The myth of healthy cooking oil

The myth of healthy cooking oil

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Olive Oil Health
Is Olive Oil Healthy?

Over two decades, information has been fed to us by experts that vegetable oil is relatively healthy compared to frying in ghee, butter or animal fat. The reason stated was the high amount of saturated fats present in the latter. A new research suggests that vegetable oils may not be as healthy as previously thought. This is because some vegetable oils are rich  in polyunsaturated fats which have the potential to turn into toxins.  Corn and sunflower oil are the biggest culprits in this regard.

Healthy Cooking Oil
Is Vegetable Oil Healthy?

Any oil that is subject to high heat goes through the process of oxidation.  The reaction with oxygen in the air results in the formation aldehyde and lipid per oxide. The rate of this reaction depends upon the amount of polyunsaturated fat in oil.

Professor Martin Grootveld explains that these polyunsaturated fats at frying temperature go through change in molecular structure and the formation of Aldehydes is accelerated.

The indigestion or inhalation of even small amounts of Aldehyde has been linked with heart disease and cancer.

On the other hand, there are oils which are rich in monosaturated and saturated fatty acids. These include olive oil, coconut oil and cold pressed rape-seed oil. Their composition makes them relatively stable at high heat (temp 180 °C) frying temperatures.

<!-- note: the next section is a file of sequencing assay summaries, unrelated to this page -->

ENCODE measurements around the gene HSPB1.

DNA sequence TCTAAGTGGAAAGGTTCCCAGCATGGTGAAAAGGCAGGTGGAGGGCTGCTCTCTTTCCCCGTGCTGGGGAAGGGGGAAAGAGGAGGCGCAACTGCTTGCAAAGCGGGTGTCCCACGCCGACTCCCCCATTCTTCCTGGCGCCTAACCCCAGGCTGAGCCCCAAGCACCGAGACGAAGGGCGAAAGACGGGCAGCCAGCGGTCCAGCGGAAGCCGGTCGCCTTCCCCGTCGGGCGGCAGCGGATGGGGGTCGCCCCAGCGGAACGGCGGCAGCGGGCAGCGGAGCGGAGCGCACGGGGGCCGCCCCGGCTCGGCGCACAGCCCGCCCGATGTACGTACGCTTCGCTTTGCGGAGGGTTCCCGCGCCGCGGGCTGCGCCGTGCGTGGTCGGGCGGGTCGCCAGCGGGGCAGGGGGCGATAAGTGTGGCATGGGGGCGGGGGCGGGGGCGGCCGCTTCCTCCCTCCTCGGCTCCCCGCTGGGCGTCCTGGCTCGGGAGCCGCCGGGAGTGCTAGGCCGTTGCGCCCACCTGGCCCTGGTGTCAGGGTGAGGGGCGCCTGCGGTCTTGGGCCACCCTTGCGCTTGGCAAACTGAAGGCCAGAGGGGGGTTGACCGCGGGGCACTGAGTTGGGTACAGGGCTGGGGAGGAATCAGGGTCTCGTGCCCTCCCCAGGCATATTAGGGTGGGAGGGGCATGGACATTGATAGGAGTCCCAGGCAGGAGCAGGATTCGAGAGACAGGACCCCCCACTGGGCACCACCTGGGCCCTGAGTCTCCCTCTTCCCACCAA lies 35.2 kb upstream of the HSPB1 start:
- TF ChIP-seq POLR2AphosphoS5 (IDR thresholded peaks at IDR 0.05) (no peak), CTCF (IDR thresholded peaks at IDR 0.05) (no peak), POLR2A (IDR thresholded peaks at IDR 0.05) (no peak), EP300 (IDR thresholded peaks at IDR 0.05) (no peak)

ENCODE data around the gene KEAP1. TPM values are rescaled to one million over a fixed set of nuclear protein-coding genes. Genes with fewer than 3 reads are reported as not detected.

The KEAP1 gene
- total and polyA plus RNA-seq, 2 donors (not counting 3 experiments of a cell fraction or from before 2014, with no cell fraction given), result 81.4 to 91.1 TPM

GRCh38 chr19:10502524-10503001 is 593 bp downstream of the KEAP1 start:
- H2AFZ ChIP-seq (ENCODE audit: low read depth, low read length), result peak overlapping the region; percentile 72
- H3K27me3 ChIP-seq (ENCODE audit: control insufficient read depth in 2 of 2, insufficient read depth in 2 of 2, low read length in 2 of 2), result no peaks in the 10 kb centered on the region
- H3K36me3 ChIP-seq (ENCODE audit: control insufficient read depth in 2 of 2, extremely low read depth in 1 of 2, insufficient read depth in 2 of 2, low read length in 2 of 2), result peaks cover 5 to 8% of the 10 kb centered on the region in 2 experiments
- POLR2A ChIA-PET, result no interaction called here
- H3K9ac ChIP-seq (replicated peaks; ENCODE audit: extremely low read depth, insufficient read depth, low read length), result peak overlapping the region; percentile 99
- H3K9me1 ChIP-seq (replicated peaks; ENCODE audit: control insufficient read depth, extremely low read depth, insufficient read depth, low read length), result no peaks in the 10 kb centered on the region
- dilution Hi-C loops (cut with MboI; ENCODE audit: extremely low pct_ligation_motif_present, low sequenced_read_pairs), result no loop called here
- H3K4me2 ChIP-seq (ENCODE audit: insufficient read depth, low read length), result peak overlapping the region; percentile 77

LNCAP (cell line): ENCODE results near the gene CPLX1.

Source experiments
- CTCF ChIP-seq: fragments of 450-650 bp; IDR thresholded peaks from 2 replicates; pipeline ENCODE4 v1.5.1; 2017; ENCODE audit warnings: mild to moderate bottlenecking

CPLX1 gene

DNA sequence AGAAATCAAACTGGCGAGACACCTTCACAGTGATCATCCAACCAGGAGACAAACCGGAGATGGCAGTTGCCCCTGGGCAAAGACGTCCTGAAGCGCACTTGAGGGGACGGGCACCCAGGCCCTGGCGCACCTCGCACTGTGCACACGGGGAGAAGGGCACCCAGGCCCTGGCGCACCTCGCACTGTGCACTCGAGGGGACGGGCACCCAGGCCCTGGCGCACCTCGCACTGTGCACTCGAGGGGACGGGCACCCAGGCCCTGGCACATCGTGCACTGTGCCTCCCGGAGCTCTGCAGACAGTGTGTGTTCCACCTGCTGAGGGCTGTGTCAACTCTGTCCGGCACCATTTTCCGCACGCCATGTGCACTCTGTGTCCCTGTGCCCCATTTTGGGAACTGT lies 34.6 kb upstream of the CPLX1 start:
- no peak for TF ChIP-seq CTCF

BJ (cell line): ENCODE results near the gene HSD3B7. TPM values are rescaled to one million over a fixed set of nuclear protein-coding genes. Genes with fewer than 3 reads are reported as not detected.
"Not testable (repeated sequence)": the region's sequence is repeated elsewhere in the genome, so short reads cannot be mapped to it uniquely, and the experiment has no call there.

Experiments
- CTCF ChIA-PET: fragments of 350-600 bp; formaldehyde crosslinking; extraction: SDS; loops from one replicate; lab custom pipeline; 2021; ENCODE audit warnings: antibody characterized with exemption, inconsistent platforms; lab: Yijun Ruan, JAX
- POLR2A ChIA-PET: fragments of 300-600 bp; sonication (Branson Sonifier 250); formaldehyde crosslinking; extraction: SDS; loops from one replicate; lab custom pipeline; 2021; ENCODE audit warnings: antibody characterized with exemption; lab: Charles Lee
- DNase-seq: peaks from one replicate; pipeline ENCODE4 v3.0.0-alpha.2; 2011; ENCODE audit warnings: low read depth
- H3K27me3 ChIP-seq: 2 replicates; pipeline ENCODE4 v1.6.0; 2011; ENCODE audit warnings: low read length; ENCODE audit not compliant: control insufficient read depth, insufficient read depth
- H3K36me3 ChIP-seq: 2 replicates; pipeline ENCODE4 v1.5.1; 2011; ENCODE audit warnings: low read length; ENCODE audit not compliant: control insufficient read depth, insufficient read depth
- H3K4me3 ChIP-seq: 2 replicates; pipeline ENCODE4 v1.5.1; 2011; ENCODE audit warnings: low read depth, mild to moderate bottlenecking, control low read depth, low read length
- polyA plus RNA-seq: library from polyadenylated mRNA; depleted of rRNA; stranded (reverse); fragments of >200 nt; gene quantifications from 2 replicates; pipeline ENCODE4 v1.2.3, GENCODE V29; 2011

Oils when used in conjunction with starchy foods can be doubly dangerous.  Fried rice, French fries, croutons etc. can be extremely unhealthy because heating starchy food (at temperatures above 120 °C) creates acrylamide which has been also identified as a potential carcinogen.

What to do?

  1. Cook at low temperatures if possible.
  2. Do not reuse cooking oil
  3. Keep the oil in the cupboard, away from light
  4. Minimize the use of oil and remove extra oil on food using kitchen towels
  5. Try to eat raw wholesome food
  6. Use coconut oil or virgin oil
  7. Eat moderate and balanced diet

A list of oils and their typical fat content is present below.

Type of oil or fat Saturated (%) Polyunsaturated (%) Monounsaturated (%)
Coconut oil 86 2 6
Butter 51 3 21
Goose fat 27 11 56
Olive oil 14 10 76
Rapeseed oil 7 28 63
Sesame oil 14 41 40
Corn oil 12 54 27
Sunflower oil 10 65 20

So next time you pick up a plate of biryani, remember the key word “moderation”

Data Source

http://www.bbc.co.uk/news/magazine-33675975

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